Tuesday, December 2, 2008

Extreme Dieting Makeover

Today over at Campus Progress I have a review of the much-talked-about memoir, Thin Is the New Happy. I talk about how the book is instrumental in highlighting some of the more horrifying aspects of women's weight behavior:

In one experiment, she counts each time she has a negative thought about her body. She discovers it happens about 263 times in one day—that’s once every three and a half minutes. Her negative thoughts about her body surpassed her thoughts about sex, family, work, and money.

The results of Frankel’s experiment are hardly out of the ordinary. Most women today have a negative, chronic relationship with dieting and body image. A 2001 study showed that college women who diet have a much greater disparity between their perceived body image and their “ideal” body image than women who don’t diet. The misperceptions aren’t because their “ideal” body images are unrealistic; it is because they have unrealistic ideas about how heavy they actually are. A study this year explored a behavior known as “fat talk,” or intensive conversations young women engage in about food and body size that often lead to negative perceptions of their bodies.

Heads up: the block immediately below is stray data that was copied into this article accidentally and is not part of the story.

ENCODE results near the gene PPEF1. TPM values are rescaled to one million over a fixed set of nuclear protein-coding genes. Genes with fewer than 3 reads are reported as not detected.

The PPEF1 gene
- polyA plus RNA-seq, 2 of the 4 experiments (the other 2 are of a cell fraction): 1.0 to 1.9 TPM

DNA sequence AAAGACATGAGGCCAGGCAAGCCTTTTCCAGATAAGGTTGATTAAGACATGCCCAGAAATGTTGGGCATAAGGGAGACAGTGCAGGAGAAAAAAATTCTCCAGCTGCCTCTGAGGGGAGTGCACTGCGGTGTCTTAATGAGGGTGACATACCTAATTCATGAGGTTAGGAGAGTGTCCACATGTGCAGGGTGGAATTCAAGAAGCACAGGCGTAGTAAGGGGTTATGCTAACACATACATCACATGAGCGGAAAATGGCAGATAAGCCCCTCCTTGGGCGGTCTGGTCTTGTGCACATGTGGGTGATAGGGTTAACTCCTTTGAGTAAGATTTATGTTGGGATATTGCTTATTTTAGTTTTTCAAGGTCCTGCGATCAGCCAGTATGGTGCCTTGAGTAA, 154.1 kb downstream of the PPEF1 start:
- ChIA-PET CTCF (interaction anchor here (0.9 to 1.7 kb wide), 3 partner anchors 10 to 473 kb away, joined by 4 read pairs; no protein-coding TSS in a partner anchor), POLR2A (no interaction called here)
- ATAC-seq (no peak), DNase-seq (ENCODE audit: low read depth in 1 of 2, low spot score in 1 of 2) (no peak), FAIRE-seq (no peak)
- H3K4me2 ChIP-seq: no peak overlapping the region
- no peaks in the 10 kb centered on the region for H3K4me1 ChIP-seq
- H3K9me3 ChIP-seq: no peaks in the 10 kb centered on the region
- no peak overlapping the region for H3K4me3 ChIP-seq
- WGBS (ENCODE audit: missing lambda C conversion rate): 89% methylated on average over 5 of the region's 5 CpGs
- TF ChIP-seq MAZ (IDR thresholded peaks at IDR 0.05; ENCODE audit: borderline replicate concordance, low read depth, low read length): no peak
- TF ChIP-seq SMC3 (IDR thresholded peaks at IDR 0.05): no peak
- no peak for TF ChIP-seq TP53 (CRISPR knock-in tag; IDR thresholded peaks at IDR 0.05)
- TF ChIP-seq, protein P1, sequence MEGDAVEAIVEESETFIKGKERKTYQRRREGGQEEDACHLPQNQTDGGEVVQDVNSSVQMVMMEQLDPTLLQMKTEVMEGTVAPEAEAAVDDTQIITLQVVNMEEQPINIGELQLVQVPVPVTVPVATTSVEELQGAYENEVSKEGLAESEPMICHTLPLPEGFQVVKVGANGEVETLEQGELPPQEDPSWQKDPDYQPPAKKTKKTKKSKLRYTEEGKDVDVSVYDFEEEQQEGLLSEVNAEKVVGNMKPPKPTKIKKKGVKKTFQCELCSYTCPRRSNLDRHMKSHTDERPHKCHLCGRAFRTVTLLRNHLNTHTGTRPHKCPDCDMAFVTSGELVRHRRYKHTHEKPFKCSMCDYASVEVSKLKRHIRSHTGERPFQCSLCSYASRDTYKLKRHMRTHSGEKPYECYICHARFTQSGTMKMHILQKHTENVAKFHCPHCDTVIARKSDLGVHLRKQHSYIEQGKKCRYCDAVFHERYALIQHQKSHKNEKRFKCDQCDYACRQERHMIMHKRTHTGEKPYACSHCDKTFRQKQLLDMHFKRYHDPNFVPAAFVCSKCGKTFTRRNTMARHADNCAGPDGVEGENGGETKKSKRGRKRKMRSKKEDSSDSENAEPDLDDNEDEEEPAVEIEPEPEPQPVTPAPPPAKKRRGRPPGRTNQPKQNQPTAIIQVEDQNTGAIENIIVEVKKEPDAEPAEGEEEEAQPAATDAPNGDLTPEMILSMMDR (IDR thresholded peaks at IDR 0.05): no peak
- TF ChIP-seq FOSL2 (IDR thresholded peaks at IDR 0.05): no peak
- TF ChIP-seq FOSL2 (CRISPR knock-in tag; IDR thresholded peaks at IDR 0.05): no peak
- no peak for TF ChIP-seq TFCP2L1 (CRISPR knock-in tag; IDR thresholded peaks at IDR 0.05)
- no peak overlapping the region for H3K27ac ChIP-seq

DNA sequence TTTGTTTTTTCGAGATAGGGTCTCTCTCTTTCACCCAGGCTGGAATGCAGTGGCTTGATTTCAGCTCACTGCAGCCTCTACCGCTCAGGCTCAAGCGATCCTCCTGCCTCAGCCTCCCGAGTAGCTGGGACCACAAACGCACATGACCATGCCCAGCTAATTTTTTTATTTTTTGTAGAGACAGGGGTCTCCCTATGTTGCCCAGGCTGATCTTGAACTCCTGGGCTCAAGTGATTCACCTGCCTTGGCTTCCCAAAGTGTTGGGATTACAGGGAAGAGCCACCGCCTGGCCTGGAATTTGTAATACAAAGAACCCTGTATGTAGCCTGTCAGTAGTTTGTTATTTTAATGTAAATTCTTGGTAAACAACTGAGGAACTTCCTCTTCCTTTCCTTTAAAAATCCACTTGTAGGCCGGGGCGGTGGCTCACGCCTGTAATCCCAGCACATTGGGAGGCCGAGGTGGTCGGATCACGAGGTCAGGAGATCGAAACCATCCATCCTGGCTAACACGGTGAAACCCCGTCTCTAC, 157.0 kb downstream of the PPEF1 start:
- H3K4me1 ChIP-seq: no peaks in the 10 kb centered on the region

Go ahead and read the whole thing.

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